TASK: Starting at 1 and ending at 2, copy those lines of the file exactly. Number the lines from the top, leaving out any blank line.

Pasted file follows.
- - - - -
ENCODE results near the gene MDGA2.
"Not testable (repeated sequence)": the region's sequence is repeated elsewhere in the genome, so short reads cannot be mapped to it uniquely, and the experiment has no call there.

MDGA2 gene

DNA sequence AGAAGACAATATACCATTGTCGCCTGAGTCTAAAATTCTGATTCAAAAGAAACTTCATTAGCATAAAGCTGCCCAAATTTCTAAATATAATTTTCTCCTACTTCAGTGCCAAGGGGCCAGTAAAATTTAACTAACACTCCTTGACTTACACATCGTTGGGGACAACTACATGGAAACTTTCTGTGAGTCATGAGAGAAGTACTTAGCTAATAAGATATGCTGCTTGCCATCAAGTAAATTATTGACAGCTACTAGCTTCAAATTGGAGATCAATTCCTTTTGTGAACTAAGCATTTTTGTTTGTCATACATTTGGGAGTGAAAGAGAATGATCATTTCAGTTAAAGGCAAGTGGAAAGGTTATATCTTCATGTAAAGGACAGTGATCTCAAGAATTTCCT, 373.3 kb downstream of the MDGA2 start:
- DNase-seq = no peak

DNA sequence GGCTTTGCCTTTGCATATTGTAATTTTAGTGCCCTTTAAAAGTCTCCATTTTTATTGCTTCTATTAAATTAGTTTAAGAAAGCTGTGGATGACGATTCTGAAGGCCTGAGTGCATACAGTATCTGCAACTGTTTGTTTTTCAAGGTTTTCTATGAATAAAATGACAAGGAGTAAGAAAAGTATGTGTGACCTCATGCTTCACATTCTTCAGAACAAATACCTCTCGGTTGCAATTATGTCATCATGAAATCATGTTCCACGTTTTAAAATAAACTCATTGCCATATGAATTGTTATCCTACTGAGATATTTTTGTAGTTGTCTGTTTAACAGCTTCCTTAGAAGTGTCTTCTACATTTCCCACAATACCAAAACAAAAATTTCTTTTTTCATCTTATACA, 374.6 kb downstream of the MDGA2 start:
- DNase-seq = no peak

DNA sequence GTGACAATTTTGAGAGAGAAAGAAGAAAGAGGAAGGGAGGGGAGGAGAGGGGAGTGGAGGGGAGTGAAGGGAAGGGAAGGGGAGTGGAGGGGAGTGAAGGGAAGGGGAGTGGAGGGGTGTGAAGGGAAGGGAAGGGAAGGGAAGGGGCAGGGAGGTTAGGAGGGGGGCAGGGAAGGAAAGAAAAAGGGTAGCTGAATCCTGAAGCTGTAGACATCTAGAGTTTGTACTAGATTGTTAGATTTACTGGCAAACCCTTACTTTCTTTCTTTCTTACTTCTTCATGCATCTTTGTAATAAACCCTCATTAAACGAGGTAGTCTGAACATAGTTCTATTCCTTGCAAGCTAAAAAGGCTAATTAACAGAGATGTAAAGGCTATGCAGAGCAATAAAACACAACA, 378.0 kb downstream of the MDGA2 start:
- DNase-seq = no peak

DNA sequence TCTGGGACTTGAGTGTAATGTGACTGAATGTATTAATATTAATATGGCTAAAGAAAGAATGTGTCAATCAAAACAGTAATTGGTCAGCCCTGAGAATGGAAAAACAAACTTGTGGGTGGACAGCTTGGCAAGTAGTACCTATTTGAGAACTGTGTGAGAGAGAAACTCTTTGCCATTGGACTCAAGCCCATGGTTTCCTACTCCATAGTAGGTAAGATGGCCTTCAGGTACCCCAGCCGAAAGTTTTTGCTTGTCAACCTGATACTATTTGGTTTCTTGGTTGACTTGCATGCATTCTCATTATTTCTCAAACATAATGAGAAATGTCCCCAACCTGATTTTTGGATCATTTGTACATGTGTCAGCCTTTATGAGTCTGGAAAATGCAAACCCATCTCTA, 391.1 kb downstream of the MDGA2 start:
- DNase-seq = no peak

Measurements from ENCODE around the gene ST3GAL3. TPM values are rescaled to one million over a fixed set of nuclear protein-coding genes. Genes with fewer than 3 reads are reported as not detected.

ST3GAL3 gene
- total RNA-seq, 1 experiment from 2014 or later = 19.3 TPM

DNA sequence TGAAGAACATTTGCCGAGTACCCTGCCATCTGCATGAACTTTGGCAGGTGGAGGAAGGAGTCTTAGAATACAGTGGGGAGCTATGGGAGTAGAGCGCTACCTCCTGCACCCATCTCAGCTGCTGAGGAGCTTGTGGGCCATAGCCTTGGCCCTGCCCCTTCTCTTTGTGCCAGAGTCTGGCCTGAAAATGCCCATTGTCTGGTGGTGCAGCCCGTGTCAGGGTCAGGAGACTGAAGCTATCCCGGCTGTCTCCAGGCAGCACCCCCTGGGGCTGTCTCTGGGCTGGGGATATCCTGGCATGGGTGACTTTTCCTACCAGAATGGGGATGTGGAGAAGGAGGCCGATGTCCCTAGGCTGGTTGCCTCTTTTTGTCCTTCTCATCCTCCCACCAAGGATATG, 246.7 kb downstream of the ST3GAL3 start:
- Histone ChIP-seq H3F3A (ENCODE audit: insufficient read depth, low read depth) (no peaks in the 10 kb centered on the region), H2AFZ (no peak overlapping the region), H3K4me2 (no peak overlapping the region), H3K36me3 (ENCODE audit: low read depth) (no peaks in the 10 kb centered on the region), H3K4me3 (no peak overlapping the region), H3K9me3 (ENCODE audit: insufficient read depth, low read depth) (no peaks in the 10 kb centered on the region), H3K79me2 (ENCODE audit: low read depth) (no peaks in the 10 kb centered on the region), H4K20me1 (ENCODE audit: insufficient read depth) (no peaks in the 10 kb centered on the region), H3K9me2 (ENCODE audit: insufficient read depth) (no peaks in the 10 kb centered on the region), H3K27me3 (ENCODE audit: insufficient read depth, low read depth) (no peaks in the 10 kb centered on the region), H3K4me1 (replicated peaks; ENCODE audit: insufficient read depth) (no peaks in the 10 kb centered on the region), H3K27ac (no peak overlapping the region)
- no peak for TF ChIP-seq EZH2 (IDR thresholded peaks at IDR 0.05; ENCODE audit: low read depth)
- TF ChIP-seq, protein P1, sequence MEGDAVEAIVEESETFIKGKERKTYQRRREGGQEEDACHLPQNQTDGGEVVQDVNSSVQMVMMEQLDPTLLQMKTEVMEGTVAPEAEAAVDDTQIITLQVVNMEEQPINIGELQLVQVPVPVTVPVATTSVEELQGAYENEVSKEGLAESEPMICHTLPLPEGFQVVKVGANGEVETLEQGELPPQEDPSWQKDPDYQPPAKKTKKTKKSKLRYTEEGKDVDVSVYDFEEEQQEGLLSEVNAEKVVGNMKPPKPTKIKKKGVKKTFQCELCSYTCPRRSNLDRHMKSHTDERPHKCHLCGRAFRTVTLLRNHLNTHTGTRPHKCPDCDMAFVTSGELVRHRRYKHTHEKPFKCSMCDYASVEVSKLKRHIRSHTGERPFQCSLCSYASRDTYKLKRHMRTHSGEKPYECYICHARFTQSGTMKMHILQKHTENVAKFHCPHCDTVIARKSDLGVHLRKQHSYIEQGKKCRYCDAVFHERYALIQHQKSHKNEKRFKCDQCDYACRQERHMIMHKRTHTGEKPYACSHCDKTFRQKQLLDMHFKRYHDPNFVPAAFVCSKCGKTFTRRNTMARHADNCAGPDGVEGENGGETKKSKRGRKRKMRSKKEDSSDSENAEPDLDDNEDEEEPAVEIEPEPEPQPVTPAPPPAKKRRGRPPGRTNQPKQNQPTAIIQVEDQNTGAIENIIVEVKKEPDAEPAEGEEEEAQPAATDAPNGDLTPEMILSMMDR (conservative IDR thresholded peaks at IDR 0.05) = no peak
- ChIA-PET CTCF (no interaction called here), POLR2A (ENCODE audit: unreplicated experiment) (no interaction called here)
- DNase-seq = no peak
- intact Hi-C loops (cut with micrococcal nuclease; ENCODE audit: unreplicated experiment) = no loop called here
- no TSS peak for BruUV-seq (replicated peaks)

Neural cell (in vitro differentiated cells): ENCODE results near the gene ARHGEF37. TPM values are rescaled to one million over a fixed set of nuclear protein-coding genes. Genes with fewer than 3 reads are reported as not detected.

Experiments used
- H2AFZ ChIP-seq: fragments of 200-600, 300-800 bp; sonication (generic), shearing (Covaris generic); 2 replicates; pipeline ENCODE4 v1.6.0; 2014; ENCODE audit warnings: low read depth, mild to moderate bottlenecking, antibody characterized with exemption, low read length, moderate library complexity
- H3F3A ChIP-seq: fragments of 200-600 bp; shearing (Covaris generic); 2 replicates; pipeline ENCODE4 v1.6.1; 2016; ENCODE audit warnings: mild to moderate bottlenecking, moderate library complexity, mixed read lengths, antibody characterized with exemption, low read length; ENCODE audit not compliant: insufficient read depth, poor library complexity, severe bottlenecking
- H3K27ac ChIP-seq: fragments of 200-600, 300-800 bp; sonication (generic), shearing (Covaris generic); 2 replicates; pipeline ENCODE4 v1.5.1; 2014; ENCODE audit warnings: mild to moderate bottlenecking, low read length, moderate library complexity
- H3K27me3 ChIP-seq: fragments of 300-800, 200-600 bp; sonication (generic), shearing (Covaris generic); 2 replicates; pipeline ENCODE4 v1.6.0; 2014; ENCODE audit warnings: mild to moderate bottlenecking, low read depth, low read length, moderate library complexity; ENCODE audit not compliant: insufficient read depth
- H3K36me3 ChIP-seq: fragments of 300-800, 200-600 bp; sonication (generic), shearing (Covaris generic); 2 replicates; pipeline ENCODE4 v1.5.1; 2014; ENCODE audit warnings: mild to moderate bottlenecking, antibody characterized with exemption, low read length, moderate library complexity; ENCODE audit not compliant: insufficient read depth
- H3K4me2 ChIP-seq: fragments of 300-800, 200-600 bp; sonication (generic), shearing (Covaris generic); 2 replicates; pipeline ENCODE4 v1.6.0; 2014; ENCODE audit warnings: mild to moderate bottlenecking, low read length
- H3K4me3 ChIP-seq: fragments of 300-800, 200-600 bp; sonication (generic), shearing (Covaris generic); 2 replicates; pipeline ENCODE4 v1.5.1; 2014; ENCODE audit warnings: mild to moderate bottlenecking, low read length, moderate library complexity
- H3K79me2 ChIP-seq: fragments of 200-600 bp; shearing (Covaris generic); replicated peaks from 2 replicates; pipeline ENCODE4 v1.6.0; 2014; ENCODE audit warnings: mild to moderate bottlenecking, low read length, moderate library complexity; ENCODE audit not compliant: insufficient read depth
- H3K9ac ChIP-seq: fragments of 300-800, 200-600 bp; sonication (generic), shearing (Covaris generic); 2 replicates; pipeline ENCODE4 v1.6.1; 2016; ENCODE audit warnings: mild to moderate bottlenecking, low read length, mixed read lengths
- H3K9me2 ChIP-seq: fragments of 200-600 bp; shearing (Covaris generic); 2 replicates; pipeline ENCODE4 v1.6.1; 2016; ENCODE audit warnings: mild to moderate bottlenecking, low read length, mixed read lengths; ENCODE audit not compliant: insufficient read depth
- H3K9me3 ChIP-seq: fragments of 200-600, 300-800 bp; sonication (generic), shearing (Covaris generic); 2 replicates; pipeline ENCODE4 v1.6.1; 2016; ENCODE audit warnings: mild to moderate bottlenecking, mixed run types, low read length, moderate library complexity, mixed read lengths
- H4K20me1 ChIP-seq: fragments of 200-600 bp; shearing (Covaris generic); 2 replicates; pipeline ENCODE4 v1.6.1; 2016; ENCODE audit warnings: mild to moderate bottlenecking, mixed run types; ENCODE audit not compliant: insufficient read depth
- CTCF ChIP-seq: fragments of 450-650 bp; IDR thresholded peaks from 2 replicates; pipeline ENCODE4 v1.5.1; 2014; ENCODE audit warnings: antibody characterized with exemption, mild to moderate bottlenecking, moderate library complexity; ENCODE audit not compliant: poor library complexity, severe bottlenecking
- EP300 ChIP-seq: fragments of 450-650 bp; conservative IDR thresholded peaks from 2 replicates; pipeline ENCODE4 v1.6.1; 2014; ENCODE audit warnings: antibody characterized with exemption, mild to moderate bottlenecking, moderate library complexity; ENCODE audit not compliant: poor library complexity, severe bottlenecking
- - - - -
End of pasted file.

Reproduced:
ENCODE results near the gene MDGA2.
"Not testable (repeated sequence)": the region's sequence is repeated elsewhere in the genome, so short reads cannot be mapped to it uniquely, and the experiment has no call there.